Fast Drip, Long Drop (1994): Gregg Bordowitz’s Personal Docu as Artist with HIV (LGBTQ, Gay)

Fast Trip, Long Drop is a personal diary of Gregg Bordowitz, an angry young man afflicted with AIDS, and how the disease has influenced his roles as a video artist and political activist.

Unusual in its format, docu mixes freely, if not always absorbingly, autobiographical musings on daily existence with AIDS, his Jewish identity and family life, and the joys and sorrows of political involvement. The ideal exhibition for this non-traditional docu would be in a program comprised of personal shorts about AIDS, but film also has potential for specialized TV and cable airings.

In l988, New York video-maker Gregg Bordowitz tested HIV-positive, a traumatic act that prompted him to shed alcohol and drugs–and come out of the closet. But this distressing news also had some positive, if ironic effects, as he says, “at 23, I found what I’ve been looking all my life–a sense of belonging.”

Docu reconstructs the reaction of the filmmaker’s mother and stepfather to his homosexuality and illness. “There are worse things than being gay,” says his stepfather, while his mother can’t remember if she cried or not when he came out.

While working on his memoirs, a close friend was diagnosed with breast cancer and Bordowitz’s grandparents were killed in a car crash. The cumulative result of these events was to challenge his sense of identity and force him to revisit his Jewish roots. These occurrences also forced him to reassess his illness and his future–“getting AIDS now a days is not a death sentence,” he says in one of the film’s few upbeat moments.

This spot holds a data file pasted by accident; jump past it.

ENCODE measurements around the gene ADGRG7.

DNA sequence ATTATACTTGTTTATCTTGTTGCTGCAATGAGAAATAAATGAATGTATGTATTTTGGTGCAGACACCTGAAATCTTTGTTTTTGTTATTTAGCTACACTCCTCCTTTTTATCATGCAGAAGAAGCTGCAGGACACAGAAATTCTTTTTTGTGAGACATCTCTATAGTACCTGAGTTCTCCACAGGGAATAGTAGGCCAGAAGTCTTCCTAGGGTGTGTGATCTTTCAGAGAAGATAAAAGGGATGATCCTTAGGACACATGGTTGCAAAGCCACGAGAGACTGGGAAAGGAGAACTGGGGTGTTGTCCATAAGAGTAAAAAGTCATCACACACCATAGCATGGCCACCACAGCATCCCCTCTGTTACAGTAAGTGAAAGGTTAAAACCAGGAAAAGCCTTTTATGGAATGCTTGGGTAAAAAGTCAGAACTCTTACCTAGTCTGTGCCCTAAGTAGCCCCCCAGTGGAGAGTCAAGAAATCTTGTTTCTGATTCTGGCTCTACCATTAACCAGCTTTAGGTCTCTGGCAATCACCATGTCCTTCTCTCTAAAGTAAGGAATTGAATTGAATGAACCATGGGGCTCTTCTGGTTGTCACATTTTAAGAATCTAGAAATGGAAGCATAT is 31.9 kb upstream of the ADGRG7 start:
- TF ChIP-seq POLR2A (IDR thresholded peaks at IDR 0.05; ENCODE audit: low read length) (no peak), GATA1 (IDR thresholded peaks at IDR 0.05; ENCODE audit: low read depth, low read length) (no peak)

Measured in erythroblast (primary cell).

Bordowitz’s life has been marked by countless deaths of ancestors and friends, not always as a result of AIDS. Prevalence of death in helmer’s existence may explain docu’s dominant visual motif: footage of car and airplane crashes, daredevil stunts, and other disasters.

Combining personal and collective history, while drawing on archives of AIDS activist media, Bordowitz chronicles the gay community’s response to government inaction on AIDS during the Reagan and Bush administrations. The novelty of his strategy is that it provokes a critical dialogue about the current AIDS crisis. Bordowitz voices his frustrations not only with the government’s policy, medical establishment, and media coverage, but also with institutionalized gay activism.

“I don’t want to be a hero or model,” the filmmaker says about his new approach, “survival is my only concern.” That said, he must also realize that his response to having AIDS is not as peculiarly subjective as it might appear on the surface.


Produced, directed, written by Gregg Bordowitz. Executive producer, Sara Diamond. Camera (color), Bob Huff, Jean Carlomusto, Jason Simon; music, Frank London, Lorin Sklamberg, Alicia Sviglas.

Reviewed at Sundance Film Festival, January 24, 1994. Running time: 54 min.